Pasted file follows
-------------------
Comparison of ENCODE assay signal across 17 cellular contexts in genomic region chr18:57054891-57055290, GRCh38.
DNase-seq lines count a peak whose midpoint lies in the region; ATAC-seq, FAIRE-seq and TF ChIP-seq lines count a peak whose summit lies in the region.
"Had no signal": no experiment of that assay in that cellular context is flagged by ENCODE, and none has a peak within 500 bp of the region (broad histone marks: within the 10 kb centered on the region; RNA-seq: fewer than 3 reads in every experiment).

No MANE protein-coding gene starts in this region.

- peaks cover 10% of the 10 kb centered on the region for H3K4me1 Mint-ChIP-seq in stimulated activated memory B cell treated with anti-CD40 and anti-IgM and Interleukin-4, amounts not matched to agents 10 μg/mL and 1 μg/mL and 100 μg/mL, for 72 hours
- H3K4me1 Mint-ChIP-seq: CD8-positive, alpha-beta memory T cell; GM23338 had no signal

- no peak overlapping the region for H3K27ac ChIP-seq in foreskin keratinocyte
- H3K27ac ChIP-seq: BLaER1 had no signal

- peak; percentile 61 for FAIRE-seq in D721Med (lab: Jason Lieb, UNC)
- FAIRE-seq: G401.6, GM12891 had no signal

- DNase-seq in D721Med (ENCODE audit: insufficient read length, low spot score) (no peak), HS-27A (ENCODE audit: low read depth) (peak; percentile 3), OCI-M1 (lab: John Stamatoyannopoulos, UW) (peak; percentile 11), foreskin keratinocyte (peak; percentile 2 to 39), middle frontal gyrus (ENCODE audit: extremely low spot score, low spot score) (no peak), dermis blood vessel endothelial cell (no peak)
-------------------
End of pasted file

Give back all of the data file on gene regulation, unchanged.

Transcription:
Comparison of ENCODE assay signal across 17 cellular contexts in genomic region chr18:57054891-57055290, GRCh38.
DNase-seq lines count a peak whose midpoint lies in the region; ATAC-seq, FAIRE-seq and TF ChIP-seq lines count a peak whose summit lies in the region.
"Had no signal": no experiment of that assay in that cellular context is flagged by ENCODE, and none has a peak within 500 bp of the region (broad histone marks: within the 10 kb centered on the region; RNA-seq: fewer than 3 reads in every experiment).

No MANE protein-coding gene starts in this region.

- peaks cover 10% of the 10 kb centered on the region for H3K4me1 Mint-ChIP-seq in stimulated activated memory B cell treated with anti-CD40 and anti-IgM and Interleukin-4, amounts not matched to agents 10 μg/mL and 1 μg/mL and 100 μg/mL, for 72 hours
- H3K4me1 Mint-ChIP-seq: CD8-positive, alpha-beta memory T cell; GM23338 had no signal

- no peak overlapping the region for H3K27ac ChIP-seq in foreskin keratinocyte
- H3K27ac ChIP-seq: BLaER1 had no signal

- peak; percentile 61 for FAIRE-seq in D721Med (lab: Jason Lieb, UNC)
- FAIRE-seq: G401.6, GM12891 had no signal

- DNase-seq in D721Med (ENCODE audit: insufficient read length, low spot score) (no peak), HS-27A (ENCODE audit: low read depth) (peak; percentile 3), OCI-M1 (lab: John Stamatoyannopoulos, UW) (peak; percentile 11), foreskin keratinocyte (peak; percentile 2 to 39), middle frontal gyrus (ENCODE audit: extremely low spot score, low spot score) (no peak), dermis blood vessel endothelial cell (no peak)